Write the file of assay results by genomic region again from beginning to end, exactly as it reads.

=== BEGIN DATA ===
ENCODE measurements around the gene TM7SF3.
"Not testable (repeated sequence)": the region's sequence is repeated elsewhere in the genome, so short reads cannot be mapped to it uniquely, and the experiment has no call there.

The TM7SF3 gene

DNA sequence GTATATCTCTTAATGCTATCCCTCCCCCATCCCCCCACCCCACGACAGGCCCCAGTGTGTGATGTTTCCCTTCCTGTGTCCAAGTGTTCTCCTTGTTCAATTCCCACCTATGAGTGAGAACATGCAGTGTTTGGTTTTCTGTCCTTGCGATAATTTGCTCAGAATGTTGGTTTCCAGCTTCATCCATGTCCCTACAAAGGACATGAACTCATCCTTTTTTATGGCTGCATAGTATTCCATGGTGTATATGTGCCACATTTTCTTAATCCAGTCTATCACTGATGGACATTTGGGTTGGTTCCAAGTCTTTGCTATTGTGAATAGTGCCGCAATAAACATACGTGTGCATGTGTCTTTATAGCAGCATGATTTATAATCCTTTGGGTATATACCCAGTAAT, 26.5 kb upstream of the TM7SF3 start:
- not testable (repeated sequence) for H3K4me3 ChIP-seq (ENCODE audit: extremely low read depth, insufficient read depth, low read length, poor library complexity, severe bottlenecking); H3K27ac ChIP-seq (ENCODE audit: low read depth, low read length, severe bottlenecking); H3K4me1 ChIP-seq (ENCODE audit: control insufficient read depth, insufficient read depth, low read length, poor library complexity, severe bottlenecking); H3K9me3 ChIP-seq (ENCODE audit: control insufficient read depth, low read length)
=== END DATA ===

ENCODE measurements around the gene TM7SF3.
"Not testable (repeated sequence)": the region's sequence is repeated elsewhere in the genome, so short reads cannot be mapped to it uniquely, and the experiment has no call there.

The TM7SF3 gene

DNA sequence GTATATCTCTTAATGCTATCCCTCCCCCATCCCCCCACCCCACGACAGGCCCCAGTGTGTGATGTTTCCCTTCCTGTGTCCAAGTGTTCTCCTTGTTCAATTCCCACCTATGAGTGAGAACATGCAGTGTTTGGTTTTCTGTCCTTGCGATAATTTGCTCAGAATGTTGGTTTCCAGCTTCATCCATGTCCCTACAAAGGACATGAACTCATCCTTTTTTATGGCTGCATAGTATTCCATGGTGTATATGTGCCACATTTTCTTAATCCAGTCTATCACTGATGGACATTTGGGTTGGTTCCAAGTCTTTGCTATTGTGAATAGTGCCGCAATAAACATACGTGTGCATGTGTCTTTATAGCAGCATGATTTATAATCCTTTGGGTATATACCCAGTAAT, 26.5 kb upstream of the TM7SF3 start:
- not testable (repeated sequence) for H3K4me3 ChIP-seq (ENCODE audit: extremely low read depth, insufficient read depth, low read length, poor library complexity, severe bottlenecking); H3K27ac ChIP-seq (ENCODE audit: low read depth, low read length, severe bottlenecking); H3K4me1 ChIP-seq (ENCODE audit: control insufficient read depth, insufficient read depth, low read length, poor library complexity, severe bottlenecking); H3K9me3 ChIP-seq (ENCODE audit: control insufficient read depth, low read length)